By Karen Robes Meeks
For the last seven years, Friends of the Morro Bay Harbor Department has galvanized the community to help its harbor department in need, whether it’s refurbishing lifeguard stations or installing a solar-powered emergency phone in a remote part of the sand spit.
Now, the nonprofit community group is tackling its biggest challenge yet: raising funds to refurbish a much-needed patrol boat for the harbor department.
Friends of the MBHD is working to reach its $100,000 goal to help the department outfit a newer used vessel with a pair of new Yanmar diesel engines and outdrives, updated electronics and other onboard systems, fiberglass work and a refurbished firefighting system.
“We’re a small city trying to improve their fleet, and this is a creative way that we’re doing it,” said Bill Luffee, president of The Friends of the MBHD’s Board of Directors.
Traditionally, the quaint seaside community of about 10,000 residents derived most of its revenue from tourism, commercial fishing and a power plant operated by PG&E. But over the years, regulatory constraints have shrunk the local commercial fishing industry.
Then in 2013, PG&E shuttered its power plant that previously brought high-paying jobs and local revenue.
“Back when the power plant was operating and commercial fishing was happening more, we just had more revenues coming in and we were able to provide all the services we’ve been able to provide over the decades,” Harbor Director Eric Endersby said. “Now we’re generating basically enough revenues to keep the lights on, but we’re not putting any money in the bank for capital programs.”
It left hardly any money to upgrade its fleet of two patrol vessels, which are used for various tasks such as vessel assists, search and rescue operations, firefighting, pollution response and cleanup and code enforcement.
The fleet covers the 1.1 million visitors (including some 3,600 vessels using our launch ramp) in Morro Bay in an average year. The boats are also key in helping communities within 100 square miles.
About six years ago, the Harbor Department purchased a new patrol boat to replace an older vessel for more than $400,000. Now the second vessel – a boat built in 1984 – needs replacing.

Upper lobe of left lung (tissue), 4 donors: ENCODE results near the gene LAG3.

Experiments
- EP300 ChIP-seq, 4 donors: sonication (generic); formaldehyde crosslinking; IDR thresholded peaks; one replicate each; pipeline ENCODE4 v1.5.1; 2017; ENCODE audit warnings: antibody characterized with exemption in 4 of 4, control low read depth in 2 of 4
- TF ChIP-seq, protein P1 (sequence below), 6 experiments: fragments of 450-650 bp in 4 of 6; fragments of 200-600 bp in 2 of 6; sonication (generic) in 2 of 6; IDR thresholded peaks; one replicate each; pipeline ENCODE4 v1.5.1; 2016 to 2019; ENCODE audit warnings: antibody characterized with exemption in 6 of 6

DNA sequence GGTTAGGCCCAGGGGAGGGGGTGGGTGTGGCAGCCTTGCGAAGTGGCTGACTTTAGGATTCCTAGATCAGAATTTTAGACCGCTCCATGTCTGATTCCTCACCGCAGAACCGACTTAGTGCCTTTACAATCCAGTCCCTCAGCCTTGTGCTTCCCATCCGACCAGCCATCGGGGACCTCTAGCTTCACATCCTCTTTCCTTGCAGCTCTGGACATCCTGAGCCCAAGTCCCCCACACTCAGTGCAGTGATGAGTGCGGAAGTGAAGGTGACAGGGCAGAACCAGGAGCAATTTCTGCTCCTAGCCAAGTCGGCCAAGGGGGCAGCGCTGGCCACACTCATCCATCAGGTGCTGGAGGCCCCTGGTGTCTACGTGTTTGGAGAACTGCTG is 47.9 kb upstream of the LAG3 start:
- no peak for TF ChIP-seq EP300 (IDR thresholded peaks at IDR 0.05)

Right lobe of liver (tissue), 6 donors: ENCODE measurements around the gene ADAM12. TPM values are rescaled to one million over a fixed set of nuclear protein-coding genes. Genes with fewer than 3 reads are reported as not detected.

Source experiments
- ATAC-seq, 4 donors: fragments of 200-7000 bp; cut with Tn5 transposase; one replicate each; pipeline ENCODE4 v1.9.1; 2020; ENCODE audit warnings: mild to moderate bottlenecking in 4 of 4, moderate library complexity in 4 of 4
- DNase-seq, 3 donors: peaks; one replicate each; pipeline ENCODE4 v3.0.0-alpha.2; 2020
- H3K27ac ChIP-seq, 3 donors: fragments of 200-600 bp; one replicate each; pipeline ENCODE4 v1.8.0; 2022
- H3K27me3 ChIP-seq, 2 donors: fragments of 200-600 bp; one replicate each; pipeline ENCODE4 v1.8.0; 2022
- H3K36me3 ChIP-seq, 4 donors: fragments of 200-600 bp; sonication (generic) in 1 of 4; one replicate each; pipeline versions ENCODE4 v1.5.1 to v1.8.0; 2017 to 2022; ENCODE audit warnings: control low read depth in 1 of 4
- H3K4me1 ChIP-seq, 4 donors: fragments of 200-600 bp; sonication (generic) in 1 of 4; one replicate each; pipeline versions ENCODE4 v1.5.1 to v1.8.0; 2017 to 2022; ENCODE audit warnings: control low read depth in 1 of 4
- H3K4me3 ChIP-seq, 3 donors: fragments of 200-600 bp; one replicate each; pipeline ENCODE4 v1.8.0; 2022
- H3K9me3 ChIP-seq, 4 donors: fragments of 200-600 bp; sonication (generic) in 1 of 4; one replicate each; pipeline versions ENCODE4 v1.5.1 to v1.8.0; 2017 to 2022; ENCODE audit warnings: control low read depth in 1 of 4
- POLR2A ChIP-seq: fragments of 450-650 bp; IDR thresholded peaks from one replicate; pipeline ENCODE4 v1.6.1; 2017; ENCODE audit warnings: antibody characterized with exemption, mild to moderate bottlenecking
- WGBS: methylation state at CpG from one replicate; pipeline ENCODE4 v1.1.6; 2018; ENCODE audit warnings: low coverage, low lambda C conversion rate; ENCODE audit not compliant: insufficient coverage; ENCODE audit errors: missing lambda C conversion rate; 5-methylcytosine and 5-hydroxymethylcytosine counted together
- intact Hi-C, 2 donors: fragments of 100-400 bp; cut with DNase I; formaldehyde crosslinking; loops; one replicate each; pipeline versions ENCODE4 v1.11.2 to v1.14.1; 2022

“It’s made a lot of great rescues and saved a lot of property and done some pretty amazing things over the years with lots of different people, but it’s just worn out, and it’s not cost effective to try and keep it on the water anymore,” Endersby explained.
The Harbor Department found a creative way to replace the second boat and saw an opportunity to purchase a newer, lightly used boat from Port San Luis, which was in the process of getting a new vessel. The department bought the 26-foot Radon boat and trailer with an $85,000 grant from the California Department of Boating and Waterways.
But the grant and the Harbor Department’s reserves aren’t enough for the $160,000 in refurbishments needed to modernize the boat.
Endersby reached out to the Friends of the Morro Bay Harbor Department, led by Luffee, who formed the nonprofit in 2014 after serving on the city’s Harbor Advisory Board.
“As I was getting more and more involved, I saw that the Harbor Department, which is an enterprise zone, could barely keep up to date with a lot of their infrastructure needs,” he said. “They just didn’t have the money.”
Since its formation, the nonprofit has raised $75,000 to accomplish a handful of projects, including a project to build a floating dock for sea lions so the animals would stop climbing into people’s boats.
The nonprofit got to work, reaching out to donors and spreading the word via social media, mailers and print advertising, which hasn’t been easy in a pandemic.
“Because of COVID and all the other things that have happened, it’s been very difficult,” Luffee said. “You can’t really have events. You can’t meet people.”
Still, the Friends were able to raise about $50,000.
“Bill and the community have been wonderful in stepping up and seeking out some good charitable folks that they want to donate,” Endersby said.
Luffee said the goal is to raise the full amount by the end of the summer.
“We just had a rescue and if we didn’t have a reliable boat or if it was out doing something else, we might not have been able to rescue this person and that person might have drowned or died,” he said. “You must have a reliable and a stable fleet in cases of emergencies. It’s imperative.”
For more information or to donate, visit https://friendsofthembhd.org